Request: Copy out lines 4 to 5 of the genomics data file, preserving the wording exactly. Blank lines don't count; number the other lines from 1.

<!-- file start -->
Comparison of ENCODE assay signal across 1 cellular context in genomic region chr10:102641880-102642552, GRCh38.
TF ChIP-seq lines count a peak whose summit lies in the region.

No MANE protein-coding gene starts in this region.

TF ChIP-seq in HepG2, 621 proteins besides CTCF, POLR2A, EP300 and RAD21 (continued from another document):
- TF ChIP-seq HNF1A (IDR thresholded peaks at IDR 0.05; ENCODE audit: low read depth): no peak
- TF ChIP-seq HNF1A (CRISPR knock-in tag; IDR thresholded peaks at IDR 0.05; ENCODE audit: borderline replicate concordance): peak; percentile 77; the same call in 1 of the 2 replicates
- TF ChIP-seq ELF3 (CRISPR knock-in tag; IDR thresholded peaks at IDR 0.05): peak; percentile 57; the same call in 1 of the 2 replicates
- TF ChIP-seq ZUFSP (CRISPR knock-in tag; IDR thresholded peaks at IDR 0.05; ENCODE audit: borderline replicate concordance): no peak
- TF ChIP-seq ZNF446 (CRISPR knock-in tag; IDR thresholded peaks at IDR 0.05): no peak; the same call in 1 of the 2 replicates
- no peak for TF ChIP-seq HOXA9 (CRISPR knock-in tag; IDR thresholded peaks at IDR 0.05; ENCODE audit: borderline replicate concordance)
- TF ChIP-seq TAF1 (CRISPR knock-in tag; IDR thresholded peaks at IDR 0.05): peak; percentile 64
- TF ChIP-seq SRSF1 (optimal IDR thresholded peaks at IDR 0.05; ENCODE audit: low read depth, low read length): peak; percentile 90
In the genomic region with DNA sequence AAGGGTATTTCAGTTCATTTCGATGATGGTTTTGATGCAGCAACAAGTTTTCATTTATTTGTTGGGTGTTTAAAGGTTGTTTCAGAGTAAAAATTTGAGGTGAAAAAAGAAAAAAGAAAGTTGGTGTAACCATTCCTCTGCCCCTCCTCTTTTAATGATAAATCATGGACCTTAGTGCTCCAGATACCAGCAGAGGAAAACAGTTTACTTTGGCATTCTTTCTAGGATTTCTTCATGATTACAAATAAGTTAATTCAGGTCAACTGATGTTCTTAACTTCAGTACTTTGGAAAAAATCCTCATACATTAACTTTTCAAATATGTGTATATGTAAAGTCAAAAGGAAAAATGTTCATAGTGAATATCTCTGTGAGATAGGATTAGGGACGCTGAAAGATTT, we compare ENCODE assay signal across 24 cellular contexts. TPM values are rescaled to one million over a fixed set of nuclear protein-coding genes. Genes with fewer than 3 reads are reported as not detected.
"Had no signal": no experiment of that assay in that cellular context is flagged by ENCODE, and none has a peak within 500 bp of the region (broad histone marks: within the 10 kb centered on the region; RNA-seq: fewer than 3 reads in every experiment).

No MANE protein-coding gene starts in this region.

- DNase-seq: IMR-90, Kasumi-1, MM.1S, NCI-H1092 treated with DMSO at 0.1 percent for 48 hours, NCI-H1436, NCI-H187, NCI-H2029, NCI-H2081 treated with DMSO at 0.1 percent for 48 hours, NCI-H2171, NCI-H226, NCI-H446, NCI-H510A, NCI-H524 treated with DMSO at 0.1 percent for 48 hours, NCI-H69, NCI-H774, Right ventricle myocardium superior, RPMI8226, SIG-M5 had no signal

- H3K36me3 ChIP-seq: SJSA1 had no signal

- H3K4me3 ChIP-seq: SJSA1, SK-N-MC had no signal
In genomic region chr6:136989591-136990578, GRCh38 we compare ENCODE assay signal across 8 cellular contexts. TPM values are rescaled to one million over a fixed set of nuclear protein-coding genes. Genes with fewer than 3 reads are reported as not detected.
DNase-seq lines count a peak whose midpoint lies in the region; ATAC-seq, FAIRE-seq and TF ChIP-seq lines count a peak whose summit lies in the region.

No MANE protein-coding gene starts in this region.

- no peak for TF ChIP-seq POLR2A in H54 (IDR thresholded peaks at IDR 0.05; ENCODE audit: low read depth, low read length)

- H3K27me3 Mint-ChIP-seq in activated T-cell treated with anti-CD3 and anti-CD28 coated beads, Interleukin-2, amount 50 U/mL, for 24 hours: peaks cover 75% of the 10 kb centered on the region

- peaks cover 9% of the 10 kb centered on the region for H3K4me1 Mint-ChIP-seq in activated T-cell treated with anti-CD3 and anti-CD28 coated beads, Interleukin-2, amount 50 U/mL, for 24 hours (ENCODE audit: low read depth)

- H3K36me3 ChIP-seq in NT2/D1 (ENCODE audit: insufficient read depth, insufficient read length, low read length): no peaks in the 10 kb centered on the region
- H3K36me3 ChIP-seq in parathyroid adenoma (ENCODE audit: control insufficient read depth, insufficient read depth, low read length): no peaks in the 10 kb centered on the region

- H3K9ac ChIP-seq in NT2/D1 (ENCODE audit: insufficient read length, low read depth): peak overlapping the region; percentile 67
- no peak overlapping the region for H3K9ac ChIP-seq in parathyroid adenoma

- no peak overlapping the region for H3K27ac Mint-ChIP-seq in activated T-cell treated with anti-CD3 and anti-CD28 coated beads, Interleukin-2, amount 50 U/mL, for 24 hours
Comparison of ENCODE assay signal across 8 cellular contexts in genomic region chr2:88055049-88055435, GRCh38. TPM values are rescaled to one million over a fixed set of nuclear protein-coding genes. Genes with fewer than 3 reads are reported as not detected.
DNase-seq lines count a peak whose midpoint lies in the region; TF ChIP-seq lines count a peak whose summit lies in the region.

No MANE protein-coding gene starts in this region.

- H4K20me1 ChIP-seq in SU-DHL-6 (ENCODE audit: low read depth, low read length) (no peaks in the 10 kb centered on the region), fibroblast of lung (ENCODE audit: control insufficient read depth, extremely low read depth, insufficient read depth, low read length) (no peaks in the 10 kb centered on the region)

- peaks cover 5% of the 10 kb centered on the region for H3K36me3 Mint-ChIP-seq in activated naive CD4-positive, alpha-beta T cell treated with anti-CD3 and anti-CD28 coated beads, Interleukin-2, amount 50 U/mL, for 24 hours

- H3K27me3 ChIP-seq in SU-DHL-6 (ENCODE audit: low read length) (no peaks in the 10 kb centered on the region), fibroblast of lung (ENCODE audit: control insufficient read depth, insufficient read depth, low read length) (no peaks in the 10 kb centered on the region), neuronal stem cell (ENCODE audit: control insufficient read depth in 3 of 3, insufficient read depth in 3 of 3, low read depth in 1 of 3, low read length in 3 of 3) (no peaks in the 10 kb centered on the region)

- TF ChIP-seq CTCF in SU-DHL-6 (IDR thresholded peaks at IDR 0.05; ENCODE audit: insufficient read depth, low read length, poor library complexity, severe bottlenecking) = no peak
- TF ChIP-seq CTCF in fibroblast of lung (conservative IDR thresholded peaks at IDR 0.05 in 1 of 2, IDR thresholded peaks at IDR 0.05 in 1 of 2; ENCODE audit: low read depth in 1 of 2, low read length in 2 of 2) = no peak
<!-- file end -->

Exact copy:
TF ChIP-seq in HepG2, 621 proteins besides CTCF, POLR2A, EP300 and RAD21 (continued from another document):
- TF ChIP-seq HNF1A (IDR thresholded peaks at IDR 0.05; ENCODE audit: low read depth): no peak